Diversity targets: Challenge your assumptions, widen your teams

The world of data analytics is exciting because so much of its power lies undiscovered, and its potential is being explored together, globally. For those data professionals, whether data scientists or line of business analysts (which Gartner terms citizen data scientists), the future is still unwritten.

However, as the analytical world creates new data sets and the tools to exploit them, this novelty means data professionals can only gradually come to recognise when the ship needs course correction.

Many analytical processes have an unintended bias because they are built from the experience and perspective of a particular developer. This is a hard thing to guard for, and it can be harder still to even perceive if there is a problem in the first place.

>See also: Why creating a more diverse organisation is a journey every business should be on

In a 2017 report (Embrace Your Bias to Enable Analytics Clarity), Gartner recognised that bias can be intrinsic within analytical processes and, “inherent in the development of analytic models, data selection and the associated algorithms.”

The challenge here is that at times data science teams are not terribly diverse, as with many professions in society. Many data analysts come from similar backgrounds, and lower down the educational curve, only 15% of STEM degrees are awarded to women. As such, it’s up to organisations to make a concerted effort to create cross-functional teams with more diverse backgrounds to help create better analytical insights and processes.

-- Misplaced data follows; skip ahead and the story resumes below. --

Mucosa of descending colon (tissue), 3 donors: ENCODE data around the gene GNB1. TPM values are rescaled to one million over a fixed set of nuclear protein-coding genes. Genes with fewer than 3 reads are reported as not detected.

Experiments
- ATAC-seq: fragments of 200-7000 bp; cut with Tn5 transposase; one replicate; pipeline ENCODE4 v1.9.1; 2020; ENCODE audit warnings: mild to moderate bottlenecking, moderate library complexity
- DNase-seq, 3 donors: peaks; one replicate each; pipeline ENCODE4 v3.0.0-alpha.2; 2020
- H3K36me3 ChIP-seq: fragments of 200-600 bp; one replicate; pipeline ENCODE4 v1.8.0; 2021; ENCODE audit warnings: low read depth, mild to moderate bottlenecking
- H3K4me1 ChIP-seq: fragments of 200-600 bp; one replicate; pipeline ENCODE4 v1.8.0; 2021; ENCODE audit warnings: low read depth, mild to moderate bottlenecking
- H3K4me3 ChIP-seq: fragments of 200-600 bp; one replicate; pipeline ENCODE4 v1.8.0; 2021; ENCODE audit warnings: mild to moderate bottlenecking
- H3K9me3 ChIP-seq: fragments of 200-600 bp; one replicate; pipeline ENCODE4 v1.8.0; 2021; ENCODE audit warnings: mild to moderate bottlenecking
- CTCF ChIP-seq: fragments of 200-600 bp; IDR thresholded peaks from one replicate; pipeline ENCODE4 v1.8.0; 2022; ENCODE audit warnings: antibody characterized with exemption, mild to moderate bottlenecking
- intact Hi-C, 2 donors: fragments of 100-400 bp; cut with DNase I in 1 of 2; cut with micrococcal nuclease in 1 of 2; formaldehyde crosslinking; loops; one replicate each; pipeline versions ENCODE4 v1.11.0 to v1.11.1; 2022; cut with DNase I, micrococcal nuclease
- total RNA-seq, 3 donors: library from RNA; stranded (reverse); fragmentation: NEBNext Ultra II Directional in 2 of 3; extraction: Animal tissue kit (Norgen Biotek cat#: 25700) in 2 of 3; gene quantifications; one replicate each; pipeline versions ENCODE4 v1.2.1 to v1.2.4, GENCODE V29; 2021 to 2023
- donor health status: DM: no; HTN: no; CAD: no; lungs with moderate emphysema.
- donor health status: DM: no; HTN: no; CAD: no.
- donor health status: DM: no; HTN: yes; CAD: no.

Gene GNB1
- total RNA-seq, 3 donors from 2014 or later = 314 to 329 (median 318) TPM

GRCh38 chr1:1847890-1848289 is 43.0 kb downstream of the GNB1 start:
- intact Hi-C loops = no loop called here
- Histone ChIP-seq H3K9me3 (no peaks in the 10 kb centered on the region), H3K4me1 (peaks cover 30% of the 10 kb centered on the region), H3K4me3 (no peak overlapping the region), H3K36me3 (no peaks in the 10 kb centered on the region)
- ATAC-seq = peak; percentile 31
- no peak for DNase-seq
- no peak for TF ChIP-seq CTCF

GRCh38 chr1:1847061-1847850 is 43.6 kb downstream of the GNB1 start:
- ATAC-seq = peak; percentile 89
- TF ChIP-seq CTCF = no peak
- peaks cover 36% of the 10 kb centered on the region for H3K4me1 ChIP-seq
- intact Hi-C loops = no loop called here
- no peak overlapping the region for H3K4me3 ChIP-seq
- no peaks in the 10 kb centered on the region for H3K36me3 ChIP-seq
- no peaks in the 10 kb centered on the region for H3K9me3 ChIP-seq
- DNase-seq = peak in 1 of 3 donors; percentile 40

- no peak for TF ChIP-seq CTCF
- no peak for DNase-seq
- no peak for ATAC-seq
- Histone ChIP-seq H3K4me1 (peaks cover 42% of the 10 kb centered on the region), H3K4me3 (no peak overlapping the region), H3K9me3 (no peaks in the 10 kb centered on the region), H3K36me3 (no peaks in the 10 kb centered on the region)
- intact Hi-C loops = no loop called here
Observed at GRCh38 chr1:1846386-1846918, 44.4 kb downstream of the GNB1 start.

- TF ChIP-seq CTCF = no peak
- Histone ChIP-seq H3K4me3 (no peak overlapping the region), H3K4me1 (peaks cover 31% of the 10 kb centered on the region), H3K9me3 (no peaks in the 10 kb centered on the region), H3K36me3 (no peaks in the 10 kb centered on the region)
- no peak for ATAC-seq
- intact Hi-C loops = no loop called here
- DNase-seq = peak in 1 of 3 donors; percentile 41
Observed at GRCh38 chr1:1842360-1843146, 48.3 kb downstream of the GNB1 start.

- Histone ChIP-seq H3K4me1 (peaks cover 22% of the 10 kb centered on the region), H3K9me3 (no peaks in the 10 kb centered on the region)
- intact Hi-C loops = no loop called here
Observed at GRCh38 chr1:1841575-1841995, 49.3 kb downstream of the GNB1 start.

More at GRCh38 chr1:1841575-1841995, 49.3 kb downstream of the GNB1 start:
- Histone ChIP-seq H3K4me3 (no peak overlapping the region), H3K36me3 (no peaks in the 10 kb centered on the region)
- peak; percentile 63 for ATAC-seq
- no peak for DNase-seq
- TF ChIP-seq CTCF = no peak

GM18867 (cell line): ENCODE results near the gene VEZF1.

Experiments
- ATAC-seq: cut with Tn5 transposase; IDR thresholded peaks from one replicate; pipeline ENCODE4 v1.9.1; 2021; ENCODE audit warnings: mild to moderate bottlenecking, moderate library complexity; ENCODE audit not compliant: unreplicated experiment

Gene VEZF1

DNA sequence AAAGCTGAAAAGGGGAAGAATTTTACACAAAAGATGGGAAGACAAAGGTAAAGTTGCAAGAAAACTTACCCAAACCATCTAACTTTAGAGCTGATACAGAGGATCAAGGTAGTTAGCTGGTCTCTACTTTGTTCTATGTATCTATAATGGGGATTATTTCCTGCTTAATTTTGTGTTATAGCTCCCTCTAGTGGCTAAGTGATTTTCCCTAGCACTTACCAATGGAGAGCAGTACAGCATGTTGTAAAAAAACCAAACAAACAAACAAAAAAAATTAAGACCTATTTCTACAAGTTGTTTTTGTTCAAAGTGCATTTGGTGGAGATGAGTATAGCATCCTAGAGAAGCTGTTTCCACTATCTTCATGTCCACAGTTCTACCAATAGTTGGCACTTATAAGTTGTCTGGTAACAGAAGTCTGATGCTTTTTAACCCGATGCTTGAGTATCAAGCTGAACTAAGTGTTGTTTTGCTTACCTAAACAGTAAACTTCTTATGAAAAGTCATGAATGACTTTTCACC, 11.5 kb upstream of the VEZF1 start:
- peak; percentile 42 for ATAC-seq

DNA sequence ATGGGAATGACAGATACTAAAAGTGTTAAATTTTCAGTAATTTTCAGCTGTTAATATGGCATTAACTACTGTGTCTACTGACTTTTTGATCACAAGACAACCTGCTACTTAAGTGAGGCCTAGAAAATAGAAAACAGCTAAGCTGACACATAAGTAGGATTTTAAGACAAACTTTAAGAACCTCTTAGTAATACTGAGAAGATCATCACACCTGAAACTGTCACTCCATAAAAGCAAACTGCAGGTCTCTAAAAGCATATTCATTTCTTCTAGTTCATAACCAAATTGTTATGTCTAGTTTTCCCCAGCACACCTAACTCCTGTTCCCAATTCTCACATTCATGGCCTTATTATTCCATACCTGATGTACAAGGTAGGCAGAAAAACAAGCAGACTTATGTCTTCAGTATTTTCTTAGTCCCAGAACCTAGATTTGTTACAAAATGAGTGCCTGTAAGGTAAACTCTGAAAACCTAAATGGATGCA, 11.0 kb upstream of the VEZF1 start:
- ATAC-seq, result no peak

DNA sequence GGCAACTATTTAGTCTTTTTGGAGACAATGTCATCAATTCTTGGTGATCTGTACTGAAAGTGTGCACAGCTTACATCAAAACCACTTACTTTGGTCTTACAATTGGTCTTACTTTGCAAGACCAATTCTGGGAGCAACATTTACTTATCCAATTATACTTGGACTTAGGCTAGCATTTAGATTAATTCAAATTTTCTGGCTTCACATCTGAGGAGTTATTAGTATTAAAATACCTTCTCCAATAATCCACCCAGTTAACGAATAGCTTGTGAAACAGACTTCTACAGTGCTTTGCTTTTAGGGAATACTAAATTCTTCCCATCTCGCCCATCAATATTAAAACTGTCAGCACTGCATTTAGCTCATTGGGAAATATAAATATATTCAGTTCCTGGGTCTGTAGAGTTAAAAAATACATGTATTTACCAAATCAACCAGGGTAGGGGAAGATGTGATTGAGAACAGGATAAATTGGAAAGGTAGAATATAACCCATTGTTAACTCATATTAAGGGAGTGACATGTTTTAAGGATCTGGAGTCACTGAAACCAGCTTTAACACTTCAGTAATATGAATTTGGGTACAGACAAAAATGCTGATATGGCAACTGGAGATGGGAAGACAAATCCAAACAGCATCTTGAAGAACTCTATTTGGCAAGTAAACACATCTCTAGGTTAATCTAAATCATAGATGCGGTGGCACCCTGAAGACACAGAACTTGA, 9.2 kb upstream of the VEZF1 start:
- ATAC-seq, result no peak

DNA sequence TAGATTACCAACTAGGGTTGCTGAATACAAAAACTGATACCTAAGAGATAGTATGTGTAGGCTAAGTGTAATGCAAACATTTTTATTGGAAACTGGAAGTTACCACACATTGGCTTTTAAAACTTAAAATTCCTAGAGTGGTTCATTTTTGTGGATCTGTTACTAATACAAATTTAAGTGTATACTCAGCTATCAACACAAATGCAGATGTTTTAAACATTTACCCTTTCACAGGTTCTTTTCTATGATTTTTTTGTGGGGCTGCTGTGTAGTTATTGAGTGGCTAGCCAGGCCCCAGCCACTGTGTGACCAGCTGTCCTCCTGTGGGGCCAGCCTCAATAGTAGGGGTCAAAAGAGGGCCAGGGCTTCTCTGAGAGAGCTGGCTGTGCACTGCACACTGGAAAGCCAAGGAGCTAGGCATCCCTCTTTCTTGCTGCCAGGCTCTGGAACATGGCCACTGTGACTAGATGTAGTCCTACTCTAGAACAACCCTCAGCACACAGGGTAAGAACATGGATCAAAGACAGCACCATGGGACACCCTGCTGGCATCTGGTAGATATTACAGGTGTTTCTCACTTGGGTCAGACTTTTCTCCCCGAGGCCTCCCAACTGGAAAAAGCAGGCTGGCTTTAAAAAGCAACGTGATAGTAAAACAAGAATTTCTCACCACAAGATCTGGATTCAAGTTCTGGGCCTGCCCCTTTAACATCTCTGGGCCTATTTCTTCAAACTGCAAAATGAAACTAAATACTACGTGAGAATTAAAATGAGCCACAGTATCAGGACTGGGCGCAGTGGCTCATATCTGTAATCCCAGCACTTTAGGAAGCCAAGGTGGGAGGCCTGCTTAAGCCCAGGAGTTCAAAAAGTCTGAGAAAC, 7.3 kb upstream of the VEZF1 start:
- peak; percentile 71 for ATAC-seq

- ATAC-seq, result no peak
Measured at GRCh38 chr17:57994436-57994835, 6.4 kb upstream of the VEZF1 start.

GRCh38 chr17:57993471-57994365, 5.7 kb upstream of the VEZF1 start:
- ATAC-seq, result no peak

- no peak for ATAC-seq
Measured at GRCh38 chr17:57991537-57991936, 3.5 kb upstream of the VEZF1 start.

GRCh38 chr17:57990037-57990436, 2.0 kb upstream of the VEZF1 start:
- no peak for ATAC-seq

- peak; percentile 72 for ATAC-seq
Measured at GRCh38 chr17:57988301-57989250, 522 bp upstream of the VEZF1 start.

Diversifying teams may sound like an issue for Human Resources, but with a little investigation, clear reasons for seeing this as an analytical talent and process issue become clear.

• Diverse teams will naturally share a better understanding of the wider customer base.
There is evidence that, generally, diverse teams perform better. By embracing heterogeneity, creativity is sparked: Differing opinions, experiences, and data combine in an alchemical brew. It’s a little older, but McKinsey published a study with evidence to this point that’s well worth a read.

>See also: The value of gender diversity is seen as critical to business success

According to a recent report from LinkedIn, Global Recruiting Trends 2018: “Diversity, the popular phrase of the 1980s, became diversity and inclusion as the movement matured, and today has expanded to diversity, inclusion and belonging. Here’s why: diversity is being invited to the party, inclusion is being asked to dance, and belonging is dancing like no one’s watching.”

The report went on to say: “78% of companies prioritise diversity to improve culture and 62% do so to boost financial performance. Key forces are at play: changing demographics are diversifying our communities, shrinking talent pools for companies that don’t adapt. Growing evidence that diverse teams are more productive, more innovative, and more engaged also make it hard to ignore.”

Gartner suggested four major methods to assist an organisation in their efforts to transparently expose statistical bias, “so as to ensure real business impacts.” These methods were:

1. Use independent auditors to detect and analyse bias in digital personalities.